Social networking: Young adults searching for a way to connect

Number of Utah young adults is growing

Published: Sunday, March 24 2013 2:20 p.m. MDT

A group of friends eat dinner and talk in Holladay Friday, March 15, 2013. As college graduates leave the cocoon of a strong social support network, learning where and how to meet people in the professional adult world as a young adult can help many feel connected again.

Jeffrey D. Allred, Deseret News

SALT LAKE CITY — Twenty-seven-year-old Janae Jacobs has always had many friends.

From kindergarten to college, play dates to parties, each social network has facilitated the cultivation of meaningful relationships.

But when Jacobs graduated from BYU and moved from Provo to a professional adult world in San Jose, Calif., she felt very alone.

“Without a close student community, I had no links to events that formed my social network,” Jacobs said. “I knew nobody.”

Jacob’s story is not uncommon. As college graduates leave the cocoon of a strong social support network, learning where and how to meet people in the professional adult world as a young adult can help many feel connected again. 

In 2000, young adults, ages 25 to 34, consisted of 14.6 percent of Utah's population, according to the U.S. Census Bureau. That number continues to climb. By 2010, young adults consisted of 16.1 percent of Utah’s population.

Great effort is given to networking for careers, with educators and mentors offering help to young adults as they head out into the world. But how do you meet someone for friendship, companionship, or for love?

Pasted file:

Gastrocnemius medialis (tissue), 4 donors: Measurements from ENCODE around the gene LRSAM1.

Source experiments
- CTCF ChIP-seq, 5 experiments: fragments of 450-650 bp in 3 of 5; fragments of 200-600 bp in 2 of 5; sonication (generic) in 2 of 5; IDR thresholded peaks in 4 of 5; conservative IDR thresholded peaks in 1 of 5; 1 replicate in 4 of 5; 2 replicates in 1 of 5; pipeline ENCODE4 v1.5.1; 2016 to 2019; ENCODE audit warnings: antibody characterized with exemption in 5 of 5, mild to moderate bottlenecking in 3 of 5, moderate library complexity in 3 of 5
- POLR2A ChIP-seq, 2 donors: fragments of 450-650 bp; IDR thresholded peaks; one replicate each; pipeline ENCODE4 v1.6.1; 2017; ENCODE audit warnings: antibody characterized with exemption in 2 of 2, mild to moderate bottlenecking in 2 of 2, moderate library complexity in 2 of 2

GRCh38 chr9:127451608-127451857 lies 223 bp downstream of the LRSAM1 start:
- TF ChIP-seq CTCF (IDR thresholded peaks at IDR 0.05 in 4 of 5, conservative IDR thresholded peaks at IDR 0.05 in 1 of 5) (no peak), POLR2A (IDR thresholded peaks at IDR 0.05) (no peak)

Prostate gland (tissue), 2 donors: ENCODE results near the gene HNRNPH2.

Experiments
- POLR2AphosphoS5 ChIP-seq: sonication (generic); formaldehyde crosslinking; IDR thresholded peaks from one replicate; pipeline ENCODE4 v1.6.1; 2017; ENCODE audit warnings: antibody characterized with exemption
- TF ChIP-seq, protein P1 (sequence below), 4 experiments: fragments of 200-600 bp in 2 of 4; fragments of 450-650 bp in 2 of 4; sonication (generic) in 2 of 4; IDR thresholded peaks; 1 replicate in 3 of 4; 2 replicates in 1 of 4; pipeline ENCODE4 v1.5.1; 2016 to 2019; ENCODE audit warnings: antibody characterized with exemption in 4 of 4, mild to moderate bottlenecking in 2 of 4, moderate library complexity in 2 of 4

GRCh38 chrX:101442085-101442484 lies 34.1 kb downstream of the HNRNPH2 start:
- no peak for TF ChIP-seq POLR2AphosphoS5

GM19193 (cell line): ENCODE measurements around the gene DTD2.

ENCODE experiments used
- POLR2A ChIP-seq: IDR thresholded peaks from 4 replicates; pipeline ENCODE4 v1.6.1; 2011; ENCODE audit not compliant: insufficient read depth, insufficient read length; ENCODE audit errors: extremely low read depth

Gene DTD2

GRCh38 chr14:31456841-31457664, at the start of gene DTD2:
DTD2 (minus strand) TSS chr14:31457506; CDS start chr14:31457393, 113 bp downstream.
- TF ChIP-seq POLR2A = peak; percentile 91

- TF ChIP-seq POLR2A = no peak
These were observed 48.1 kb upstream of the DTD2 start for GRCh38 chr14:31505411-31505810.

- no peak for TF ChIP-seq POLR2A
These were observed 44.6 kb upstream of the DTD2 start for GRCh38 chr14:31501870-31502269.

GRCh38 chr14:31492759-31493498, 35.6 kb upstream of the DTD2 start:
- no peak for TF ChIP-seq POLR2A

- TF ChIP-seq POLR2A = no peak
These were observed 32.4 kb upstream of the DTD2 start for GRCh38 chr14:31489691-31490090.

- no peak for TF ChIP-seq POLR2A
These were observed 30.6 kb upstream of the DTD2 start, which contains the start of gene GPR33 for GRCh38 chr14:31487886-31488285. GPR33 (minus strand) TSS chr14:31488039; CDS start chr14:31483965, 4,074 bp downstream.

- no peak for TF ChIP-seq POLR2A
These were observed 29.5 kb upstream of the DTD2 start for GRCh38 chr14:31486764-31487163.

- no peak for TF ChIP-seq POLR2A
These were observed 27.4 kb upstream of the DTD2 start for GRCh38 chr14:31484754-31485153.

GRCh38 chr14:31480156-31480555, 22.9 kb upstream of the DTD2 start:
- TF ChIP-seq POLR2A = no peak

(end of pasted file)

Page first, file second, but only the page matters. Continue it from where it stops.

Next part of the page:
Learning to look up

Expanding a social network is a matter of checking into the world a bit more, said Tamara Duricka Johnson, dating coach and author of "31 Dates in 31 Days."

“Once you stop watching the sidewalk and learn to look up, you’ll see that there are opportunities to be connected everywhere,” Johnson said. “Wake up, be present, be involved and be an active participant.”

Johnson said she learned this lesson the hard way. After being dumped for the second time in one year, Johnson, then 30, said she felt like she had somehow become the world’s worst dater.

“My love life was toppling like a skyscraper-sized game of Jenga,” she said.

Johnson decided she would tackle the root of the problem by going on a first date every day for a month. Johnson launched a campaign to get these dates. It’s a process she says taught her about social networking, in general.

“I started my project with three dates set up,” Johnson said. “I was to the point of not being ashamed to basically beg for dates.”

She posted online and blogged, but the number one way she met people was through her friends; she started with the social network she had and branched out, and learned an important lesson:

Don’t come with an agenda, Johnson said.

“People are much more likely to respond to you if you come as a full person, as opposed to coming with an agenda. Hand them a free smile, rather than a business card.” 

The young professional is surrounded by people with similar interests, Johnson said. “Use that to your benefit. Invest in the people around you already and expand.”

Johnson found that each person she knew was a hub to an entirely separate social network.

“Ask to join a friend with her work buddies for dinner. You may find great social opportunities in the most unpredictable places,” Johnson said.

Unexpected arenas

Jonathon Wright, a 25-year-old accountant living in Holladay, said he's discovered plenty of social networks to become involved in in Utah.

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